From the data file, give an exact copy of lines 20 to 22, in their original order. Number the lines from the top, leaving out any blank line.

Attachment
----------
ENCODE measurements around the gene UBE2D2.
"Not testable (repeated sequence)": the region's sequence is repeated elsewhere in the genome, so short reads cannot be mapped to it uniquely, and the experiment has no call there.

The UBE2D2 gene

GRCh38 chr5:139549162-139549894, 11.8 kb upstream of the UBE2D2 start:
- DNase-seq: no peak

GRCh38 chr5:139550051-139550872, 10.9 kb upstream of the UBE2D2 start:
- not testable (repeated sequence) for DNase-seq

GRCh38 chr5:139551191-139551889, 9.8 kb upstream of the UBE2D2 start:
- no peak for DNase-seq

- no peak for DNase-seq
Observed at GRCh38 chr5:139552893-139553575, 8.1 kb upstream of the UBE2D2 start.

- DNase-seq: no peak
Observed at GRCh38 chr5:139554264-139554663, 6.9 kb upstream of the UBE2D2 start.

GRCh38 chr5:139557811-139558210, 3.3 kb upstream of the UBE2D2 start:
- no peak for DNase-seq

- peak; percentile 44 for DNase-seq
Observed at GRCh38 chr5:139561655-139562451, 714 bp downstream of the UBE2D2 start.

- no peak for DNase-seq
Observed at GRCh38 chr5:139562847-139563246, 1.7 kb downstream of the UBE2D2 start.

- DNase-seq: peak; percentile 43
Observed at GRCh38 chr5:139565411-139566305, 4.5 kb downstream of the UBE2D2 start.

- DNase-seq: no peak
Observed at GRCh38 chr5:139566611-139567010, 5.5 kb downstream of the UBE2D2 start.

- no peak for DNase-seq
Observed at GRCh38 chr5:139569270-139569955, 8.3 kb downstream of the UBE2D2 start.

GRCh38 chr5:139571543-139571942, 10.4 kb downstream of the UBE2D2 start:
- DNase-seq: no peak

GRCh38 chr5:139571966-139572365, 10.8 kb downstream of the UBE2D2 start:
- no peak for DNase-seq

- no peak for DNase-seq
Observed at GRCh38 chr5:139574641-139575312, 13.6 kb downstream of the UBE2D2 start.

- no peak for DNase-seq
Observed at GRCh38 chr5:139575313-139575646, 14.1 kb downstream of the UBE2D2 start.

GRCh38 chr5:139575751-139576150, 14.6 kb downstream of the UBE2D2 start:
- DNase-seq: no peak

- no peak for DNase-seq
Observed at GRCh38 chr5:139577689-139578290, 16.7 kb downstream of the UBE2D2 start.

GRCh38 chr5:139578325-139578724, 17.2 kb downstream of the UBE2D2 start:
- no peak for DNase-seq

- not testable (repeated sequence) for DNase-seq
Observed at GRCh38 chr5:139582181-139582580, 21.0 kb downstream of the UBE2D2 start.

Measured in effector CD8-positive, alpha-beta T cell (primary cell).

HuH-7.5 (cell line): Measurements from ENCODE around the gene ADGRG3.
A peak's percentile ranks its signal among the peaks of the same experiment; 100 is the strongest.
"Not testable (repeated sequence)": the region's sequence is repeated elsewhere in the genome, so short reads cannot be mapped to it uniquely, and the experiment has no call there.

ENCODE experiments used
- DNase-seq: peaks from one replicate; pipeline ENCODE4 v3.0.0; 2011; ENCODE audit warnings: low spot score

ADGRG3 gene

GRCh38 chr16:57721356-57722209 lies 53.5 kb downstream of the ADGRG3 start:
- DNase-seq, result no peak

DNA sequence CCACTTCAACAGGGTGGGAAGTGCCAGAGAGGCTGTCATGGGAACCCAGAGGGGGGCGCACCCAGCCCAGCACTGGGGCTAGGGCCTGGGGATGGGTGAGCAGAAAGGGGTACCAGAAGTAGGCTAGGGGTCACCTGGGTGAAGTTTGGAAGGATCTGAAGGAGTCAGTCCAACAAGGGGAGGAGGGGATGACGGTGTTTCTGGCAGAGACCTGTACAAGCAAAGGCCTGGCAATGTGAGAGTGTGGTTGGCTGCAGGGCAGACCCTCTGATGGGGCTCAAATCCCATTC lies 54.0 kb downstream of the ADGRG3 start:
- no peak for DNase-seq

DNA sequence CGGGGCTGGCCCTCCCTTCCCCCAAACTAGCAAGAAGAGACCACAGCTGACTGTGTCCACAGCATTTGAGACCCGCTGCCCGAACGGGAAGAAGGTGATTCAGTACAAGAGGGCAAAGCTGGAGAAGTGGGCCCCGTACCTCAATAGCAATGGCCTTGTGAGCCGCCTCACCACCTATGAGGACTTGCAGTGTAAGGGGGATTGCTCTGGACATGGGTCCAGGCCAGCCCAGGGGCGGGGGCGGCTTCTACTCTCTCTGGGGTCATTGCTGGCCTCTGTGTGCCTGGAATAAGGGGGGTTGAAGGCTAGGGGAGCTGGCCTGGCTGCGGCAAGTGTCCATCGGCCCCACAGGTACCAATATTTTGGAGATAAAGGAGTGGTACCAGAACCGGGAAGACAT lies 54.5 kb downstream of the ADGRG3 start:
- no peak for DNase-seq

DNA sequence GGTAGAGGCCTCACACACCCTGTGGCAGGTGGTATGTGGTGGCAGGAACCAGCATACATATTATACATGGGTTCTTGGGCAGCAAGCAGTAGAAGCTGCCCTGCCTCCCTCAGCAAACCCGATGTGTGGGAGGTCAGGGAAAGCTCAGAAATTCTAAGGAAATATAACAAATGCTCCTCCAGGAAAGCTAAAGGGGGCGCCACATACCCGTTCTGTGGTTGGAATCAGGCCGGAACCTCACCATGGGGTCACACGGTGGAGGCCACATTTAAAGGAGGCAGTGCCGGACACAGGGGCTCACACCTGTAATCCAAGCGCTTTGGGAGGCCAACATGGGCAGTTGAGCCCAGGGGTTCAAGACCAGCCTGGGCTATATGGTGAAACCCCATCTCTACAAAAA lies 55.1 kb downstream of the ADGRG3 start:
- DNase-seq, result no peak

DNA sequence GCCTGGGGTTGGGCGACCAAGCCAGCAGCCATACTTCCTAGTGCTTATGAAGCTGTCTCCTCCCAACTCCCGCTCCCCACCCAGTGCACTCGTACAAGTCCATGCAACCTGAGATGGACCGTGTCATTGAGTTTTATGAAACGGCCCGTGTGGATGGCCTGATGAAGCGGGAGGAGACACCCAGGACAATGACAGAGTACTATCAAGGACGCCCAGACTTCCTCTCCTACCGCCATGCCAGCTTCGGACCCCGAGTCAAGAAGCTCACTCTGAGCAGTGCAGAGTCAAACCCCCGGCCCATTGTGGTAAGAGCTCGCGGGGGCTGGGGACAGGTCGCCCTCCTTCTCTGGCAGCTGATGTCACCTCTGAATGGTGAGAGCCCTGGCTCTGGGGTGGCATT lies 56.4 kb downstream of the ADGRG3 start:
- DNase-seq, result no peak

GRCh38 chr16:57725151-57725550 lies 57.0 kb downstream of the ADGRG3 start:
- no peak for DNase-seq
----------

- DNase-seq: peak; percentile 43
Observed at GRCh38 chr5:139565411-139566305, 4.5 kb downstream of the UBE2D2 start.

- DNase-seq: no peak